In Hamlet, Gertrude is a woman who means no harm but whose poor judgment contributes greatly to the terrible events that occur. There are only two female characters in the play, and neither one--Gertrude or Ophelia--is assertive. But the decisions Gertrude does make eventually lead to her death and the downfall of others as well.
We first realize in Act I, Scene 2 that poor judgment is her major character flaw. As the mother of a grieving son, Gertrude should have been more sensitive to Hamlet's feelings. Instead, less than two months after King Hamlet's death, Gertrude remarries Claudius, her dead husband's own brother. Gertrude should have realized how humiliated Hamlet would feel as a result, because at that time it was considered incestuous for a widow to marry her husband's brother. There is also jealousy on the part of a son, who feels that his mother should be giving him more attention during the mourning period. Gertrude is not in touch with her own son's feelings to see why he is angry. Hamlet expresses this outrage during his first soliloquy:
O, most wicked speed, to post
With such dexterity to incestuous sheets! (I.ii 156-157)
Gertrude is shown to be a loving mother but a parent who cannot read into her sons's behavior. When answering Hamlet, she says that it is common for all men to die, but this is not just any man who has died, she should realize; it's Hamlet's own father! Also, when Gertrude asks Hamlet:
If it be,
Why seems it so particular with thee? (I.ii 74-75)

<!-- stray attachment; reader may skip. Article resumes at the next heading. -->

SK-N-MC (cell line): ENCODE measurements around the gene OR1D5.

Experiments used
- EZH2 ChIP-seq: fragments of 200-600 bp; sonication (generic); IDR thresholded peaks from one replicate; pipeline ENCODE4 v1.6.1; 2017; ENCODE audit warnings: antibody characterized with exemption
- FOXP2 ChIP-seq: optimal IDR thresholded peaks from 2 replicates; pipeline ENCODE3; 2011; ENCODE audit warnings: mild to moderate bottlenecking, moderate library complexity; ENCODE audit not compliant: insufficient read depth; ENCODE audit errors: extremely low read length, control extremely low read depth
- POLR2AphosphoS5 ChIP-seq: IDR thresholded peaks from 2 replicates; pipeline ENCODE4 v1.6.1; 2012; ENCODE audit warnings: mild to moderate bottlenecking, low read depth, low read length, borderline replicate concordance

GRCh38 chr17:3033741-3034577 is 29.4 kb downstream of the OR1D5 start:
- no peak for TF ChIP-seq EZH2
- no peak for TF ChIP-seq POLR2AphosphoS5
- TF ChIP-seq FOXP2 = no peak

she means to calm him down, but the word "seems" only makes Hamlet more suspicious. She fails to realize that in his sensitive mood, the word "seems" will give Hamlet the ...
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... him! But she finally has to admit to herself that Claudius is guilty of murdering old Hamlet and of trying to murder Hamlet. When she warns Hamlet not to drink the wine, she again is showing compassion for her son and her wish to protect him from danger.
In other words, the play's last scene summarizes Gertrude's two sides. As a mother, she means well and does have concern for her son but her bad decisions and failure to judge people correctly are a major cause of the tragedy. If Gertrude had been a different kind of person, many of the deaths might not have happened.
List of Works Cited
Bradley, A.C. Shakespearean Tragedy. New York, 1965.
Cohen, Michael. "Hamlet" in My Mind's Eye. Athens (Georgia), 1980.
Coyle, Martin, ed. New Casebooks: Hamlet. New York, 1992.
King, Walter N. Hamlet's Search for Meaning. Athens (Georgia), 1982-.
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